Remember the barbecue in San Antonio. Though it’s better known for a downtown riverwalk and the Alamo, this South Texas city has long bubbled under the radar as one of the country’s top barbecue destinations. That holds especially true for those looking for some south-of-the-border influence. At the new King's Hway Q & Brew, in the historic San Pedro Creek neighborhood, pitmaster Emilio Soliz serves tender, oak-smoked briskets with tortillas or in a Mexican-style torta. It might just be San Antonio’s exceptional barbecue that helps residents stay so famously friendly.
No. 6: Raleigh, North Carolina
North Carolina is famous for its two styles of barbecue, which split the state into a ketchup-adding, shoulder-smoking western half and a no-tomato, whole-hog-smoking eastern half. This year, Travel + Leisure readers voiced their preference for compromise, naming centrally located Raleigh—where you can find exemplars of both cooking camps—the state’s best city for barbecue. Head to downtown’s warehouse district for a meal at The Pit, which specializes in eastern-style but also makes a mean western-style sauce. Opened in 2007, it doubles as a popular bourbon bar as well.
No. 5: Knoxville, Tennessee
Americans are finally starting to realize that Knoxville, just 45 minutes north of Great Smoky Mountains National Park, warrants more than a pit-stop. The long-underrated city deserves at the very least a full day, if only to sample its barbecue joints. Like Nashville, Knoxville offers a smorgasbord of smoked-meat techniques. Archer’s is the place to go for Memphis-style pulled pork; Dead End BBQ for Kansas-City-style burnt ends; Sweet P’s for St. Louis ribs; and Full Service (a drive-through, picnic-seating restaurant in a converted gas station) for Texan brisket.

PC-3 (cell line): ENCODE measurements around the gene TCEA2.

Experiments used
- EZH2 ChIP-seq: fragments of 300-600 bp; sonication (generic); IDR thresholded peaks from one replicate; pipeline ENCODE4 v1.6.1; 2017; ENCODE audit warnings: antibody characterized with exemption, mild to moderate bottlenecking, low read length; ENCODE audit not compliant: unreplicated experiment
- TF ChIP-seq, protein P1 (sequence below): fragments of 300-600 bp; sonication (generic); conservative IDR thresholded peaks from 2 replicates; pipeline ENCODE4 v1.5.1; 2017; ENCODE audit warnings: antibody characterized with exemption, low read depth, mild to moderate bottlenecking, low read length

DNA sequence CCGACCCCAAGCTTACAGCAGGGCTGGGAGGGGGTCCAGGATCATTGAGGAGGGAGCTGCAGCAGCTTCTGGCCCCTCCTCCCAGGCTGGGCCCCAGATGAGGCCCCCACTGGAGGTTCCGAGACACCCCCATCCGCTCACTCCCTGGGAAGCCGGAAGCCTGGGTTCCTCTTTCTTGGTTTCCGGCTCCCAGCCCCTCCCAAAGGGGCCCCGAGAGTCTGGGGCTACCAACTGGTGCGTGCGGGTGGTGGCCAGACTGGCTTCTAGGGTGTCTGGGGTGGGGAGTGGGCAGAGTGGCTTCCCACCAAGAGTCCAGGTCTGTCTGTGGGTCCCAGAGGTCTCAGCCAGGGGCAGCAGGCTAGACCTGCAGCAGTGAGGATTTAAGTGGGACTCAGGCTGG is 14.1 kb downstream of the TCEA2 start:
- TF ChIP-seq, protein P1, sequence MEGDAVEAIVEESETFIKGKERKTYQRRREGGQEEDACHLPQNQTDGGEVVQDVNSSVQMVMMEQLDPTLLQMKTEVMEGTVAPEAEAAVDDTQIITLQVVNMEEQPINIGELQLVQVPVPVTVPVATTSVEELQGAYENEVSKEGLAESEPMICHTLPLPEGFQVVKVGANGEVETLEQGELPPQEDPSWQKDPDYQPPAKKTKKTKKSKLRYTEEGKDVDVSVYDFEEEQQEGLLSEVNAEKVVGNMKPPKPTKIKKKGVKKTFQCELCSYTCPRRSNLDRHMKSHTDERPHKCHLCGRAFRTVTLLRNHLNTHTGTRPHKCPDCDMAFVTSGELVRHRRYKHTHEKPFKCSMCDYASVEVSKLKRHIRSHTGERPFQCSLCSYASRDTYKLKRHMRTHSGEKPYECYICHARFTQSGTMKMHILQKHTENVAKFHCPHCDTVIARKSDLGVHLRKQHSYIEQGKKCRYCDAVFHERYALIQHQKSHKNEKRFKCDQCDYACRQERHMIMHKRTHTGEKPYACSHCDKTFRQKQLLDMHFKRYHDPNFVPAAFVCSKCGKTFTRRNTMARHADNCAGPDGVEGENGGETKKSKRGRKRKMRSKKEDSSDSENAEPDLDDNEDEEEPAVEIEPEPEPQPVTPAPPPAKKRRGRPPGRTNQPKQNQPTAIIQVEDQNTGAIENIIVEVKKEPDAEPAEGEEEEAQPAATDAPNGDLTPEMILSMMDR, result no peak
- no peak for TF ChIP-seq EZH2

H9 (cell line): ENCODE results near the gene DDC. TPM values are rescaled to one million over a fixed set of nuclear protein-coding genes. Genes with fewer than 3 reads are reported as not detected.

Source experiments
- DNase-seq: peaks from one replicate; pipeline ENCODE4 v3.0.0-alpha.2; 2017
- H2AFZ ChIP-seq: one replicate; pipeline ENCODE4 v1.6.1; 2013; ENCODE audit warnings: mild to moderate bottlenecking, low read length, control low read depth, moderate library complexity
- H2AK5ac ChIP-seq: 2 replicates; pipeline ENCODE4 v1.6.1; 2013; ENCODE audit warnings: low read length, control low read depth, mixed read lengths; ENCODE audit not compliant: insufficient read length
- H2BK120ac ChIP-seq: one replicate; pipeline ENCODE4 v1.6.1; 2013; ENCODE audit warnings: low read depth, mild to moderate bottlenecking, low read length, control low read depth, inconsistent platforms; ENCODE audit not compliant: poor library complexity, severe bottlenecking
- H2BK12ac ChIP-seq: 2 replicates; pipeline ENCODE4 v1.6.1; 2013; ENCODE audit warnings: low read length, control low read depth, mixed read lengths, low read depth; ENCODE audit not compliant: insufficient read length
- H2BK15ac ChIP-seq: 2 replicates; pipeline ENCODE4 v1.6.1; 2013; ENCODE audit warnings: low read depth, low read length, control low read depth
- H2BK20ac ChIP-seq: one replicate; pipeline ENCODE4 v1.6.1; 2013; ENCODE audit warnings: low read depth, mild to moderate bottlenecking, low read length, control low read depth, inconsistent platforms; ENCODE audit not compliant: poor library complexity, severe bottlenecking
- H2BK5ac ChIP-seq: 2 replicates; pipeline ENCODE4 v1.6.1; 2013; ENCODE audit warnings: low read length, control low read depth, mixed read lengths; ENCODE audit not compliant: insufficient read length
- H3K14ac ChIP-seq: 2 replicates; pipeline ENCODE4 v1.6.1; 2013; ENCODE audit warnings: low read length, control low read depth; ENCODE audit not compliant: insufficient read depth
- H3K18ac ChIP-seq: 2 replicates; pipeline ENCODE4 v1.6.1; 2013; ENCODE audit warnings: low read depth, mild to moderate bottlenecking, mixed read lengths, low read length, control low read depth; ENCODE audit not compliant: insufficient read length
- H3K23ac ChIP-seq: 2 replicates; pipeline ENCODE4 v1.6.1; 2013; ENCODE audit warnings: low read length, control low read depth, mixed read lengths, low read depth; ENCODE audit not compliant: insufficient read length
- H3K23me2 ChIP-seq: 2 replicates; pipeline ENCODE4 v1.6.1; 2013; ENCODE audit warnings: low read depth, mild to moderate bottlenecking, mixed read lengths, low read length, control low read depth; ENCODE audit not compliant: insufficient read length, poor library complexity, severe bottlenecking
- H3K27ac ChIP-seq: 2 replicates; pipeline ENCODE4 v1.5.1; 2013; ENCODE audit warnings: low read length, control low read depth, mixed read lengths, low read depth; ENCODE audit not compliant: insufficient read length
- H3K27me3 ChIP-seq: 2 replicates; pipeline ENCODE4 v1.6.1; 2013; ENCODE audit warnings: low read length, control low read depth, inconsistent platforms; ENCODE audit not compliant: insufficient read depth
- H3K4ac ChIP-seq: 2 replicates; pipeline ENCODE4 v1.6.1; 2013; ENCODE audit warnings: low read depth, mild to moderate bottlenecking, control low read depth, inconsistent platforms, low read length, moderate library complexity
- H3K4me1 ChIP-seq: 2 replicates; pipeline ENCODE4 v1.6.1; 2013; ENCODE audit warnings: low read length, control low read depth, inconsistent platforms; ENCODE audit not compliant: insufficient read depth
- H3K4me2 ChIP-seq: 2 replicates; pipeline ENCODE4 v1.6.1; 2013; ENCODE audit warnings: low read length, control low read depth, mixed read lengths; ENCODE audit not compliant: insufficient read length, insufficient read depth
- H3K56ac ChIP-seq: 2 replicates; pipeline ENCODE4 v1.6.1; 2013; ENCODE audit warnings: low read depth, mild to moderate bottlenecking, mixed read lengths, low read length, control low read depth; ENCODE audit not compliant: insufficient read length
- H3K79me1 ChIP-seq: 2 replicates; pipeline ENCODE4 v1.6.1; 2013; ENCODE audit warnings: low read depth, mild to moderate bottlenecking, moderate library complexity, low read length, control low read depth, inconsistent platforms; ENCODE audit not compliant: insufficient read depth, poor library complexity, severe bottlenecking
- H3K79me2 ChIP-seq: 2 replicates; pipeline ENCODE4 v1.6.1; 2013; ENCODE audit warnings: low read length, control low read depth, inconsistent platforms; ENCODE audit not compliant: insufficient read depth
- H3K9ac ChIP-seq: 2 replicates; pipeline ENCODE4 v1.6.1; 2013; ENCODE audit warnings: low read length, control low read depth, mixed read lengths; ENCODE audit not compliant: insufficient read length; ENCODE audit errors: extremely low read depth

No. 4: Nashville, Tennessee
Music City’s superior barbecue skills may not come as a surprise. In the geographic center of Barbecue Country, Nashville takes a whole-hog approach to its cooking, and combines styles from across the South. At any proper smokehouse in the city, you’ll be able to find the vinegar-based sauces of the Carolinas, mayo-and-vinegar from Alabama (just an hour south), and Memphis’s sweet tomato sauce. Under the sauce is perfectly-smoked meat (usually pork) cooked in an open pit. In southern Nashville, Martin’s Bar-B-Que draws repeat patrons by roasting a fresh hog each day.
No. 3: Fort Worth, Texas
This Texas town, often overshadowed by its larger neighbor, Dallas, takes the crown for Lone Star State’s best barbecue. You won’t find much in the way of sauces here—Texas barbecue is all about tasting the high-quality local meats. Heavy sauces, if there are any, come on the side. Lined with wall-mounted animal trophies, cafeteria-style Angelo’s smokes dry-rubbed meat in a pit over hickory wood. Grab a foam tray and ask for a combo plate with beef brisket and pork ribs. You can also head to the state fair to sample amazing barbecue (and a few outrageous concoctions).
No. 2: Memphis, Tennessee
Blues City loyalists will take heart that their local barbecue has maintained its No. 2 spot. Restaurants here serve “dry” and “wet” ribs, either covered in a paprika-based rub or mopped with a tomato-based sauce while smoking. Both Memphis-style barbecues are a spicier, less-saucy version of the Missouri progeny. Head to popular restaurants like A&R Bar-B-Que for heaping platters of ribs, and consider timing your visit around the annual World Championship Barbecue Cooking Contest in May.
No. 1: Kansas City, Missouri
For the second year in a row, Kansas City earned top honors for its distinctive barbecue. Beef, pork, chicken, turkey, and mutton come slow-smoked over wood and slathered in a rich tomato-and-molasses sauce. Locals take the fatty edges of pork and beef briskets and smoke them extra-long. The result, a flavorful, slightly charred cut dubbed “burnt ends,” is Kansas City’s gift to the world. If you can’t make it to one of the town’s 100-plus restaurants that serve barbecue—like legendary Arthur Bryant’s or newcomer Berbiglia’s Roost—popular local chain Fiorella’s Jack Stack Barbecue ships its bottled sauces nationwide.